Marketing Essentials on a Shoestring Budget — Why do businesses sometimes falter? Let’s get the perspective of a retired longtime business professor and business counselor who is actively pursued for his opinions. “One reason is they fail to understand their special niche or their market,” said Neil Delisanti, who enjoyed a unique, long career as a business professor at the University of Puget Sound and The Evergreen State College. He also ran the Small Business Development Center (SBDC) in Tacoma, WA, where he advised more than 2,000 firms.

10 Scholarly Solutions for Selling More Products Part one of a three-part series: How to grow your small business. Small business owners face more predators than ever, which makes decision-making about growth seem very challenging. In order to minimize the likelihood of entrepreneurial migraine headaches during bad-hair days, a business owner needs to perform like a masterful clairvoyant when decision-making about growth.

“A journey of a thousand miles must begin with a single step.”

-Lao Tzu


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Author Terry Corbell has written innumerable online business-enhancement articles, and is a business-performance consultant and profit professional. Click here to see his management services. For a complimentary chat about your business situation or to schedule him as a speaker, consultant or author, please contact Terry.




Image courtesy of stockimages at www.freedigitalphotos.net

Why Startup Companies Fail – How to Win



As a critical thinker, Dr. Peter Drucker left a giant legacy of thought leadership. For my money, the world’s foremost business philosopher left us with timeless teachings.

A personal favorite of mine is one of his lesser known quotes: “Arrogance is being proud of ignorance.”

The quote is applicable in a myriad of ways – whether it pertains to professionals’ careers or the companies for whom they work. As a business-performance consultant, I strongly recommend self-assessments for careers and a business-performance analysis for companies.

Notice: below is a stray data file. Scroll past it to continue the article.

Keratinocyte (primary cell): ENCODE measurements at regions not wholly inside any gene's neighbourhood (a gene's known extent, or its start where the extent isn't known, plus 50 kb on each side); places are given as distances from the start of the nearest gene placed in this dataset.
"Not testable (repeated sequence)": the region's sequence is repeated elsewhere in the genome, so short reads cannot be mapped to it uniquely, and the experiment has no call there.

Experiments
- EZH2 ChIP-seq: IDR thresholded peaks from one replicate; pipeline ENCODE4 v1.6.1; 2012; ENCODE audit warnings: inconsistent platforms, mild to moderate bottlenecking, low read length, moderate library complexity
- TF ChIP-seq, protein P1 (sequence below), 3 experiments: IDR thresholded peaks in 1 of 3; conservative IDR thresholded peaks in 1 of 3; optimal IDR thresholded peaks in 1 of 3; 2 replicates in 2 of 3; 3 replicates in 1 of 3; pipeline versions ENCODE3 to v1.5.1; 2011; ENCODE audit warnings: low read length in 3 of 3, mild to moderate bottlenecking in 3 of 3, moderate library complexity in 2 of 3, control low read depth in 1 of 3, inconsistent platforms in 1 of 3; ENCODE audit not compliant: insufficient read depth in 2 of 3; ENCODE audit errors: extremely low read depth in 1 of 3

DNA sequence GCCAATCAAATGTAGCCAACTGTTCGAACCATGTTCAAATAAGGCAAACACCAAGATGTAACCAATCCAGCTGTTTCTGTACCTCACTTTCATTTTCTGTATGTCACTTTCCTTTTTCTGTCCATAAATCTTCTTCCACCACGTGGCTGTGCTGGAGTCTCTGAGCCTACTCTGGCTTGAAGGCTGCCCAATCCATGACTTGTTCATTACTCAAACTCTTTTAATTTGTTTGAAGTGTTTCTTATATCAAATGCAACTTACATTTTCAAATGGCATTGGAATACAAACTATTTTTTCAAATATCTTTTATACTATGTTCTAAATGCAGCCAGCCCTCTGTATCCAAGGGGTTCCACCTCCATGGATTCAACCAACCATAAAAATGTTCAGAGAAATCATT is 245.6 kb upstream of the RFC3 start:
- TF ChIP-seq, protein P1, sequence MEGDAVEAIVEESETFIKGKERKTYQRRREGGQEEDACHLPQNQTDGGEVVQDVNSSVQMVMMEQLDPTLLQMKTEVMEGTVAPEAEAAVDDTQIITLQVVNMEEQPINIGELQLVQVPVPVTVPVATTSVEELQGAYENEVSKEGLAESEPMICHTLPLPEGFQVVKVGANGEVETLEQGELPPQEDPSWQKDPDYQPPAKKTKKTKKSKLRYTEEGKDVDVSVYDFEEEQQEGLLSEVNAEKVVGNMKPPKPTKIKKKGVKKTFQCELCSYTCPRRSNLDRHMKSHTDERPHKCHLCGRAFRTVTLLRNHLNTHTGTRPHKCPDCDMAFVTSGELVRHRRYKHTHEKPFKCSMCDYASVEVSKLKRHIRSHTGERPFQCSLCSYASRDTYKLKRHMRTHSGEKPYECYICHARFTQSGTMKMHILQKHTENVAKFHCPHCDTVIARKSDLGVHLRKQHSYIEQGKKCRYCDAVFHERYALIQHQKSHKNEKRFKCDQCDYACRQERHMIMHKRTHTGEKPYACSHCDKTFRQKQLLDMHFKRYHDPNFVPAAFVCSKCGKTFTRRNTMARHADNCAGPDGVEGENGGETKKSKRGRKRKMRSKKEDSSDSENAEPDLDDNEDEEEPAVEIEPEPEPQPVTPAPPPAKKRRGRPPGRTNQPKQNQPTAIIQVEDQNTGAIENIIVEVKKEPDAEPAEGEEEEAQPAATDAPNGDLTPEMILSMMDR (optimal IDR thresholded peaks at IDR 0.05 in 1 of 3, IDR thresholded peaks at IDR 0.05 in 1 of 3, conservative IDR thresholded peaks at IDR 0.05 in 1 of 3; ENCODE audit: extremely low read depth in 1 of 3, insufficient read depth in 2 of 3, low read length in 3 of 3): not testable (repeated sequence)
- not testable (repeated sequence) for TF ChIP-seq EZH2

ID-10081496 stockimagesIt’s vital to conduct a thorough needs-assessment of strengths, weaknesses, opportunities and threats – followed by development and implementation of a strategic action plan.

Of course, Dr. Drucker’s quote is also applicable in understanding the No. 1 reason why startups fail.

Such companies don’t have a clear picture of their situations. They complacently assume that they do, but most don’t.

Consequently, nine out of 10 fail because they self destruct – not because they’re defeated by competitors. This is true in any sector.

Now, there’s informative confirmation about the reasons for startup failures from another source, Genome.

A Genome report on 3,200+ tech firms cites what it calls “premature scaling.”

The startup Genome report concluded that too many early-stage companies try to grow at a pace inconsistent with their capabilities.

Among the Genome-study authors’ conclusions:

    • No startup that scaled prematurely passed the 100,000 user mark.
    • Ninety-three percent of startups that scale prematurely never break the $100k revenue per month threshold.
    • Startups that scale properly grow about 20 times faster than startups that scale prematurely.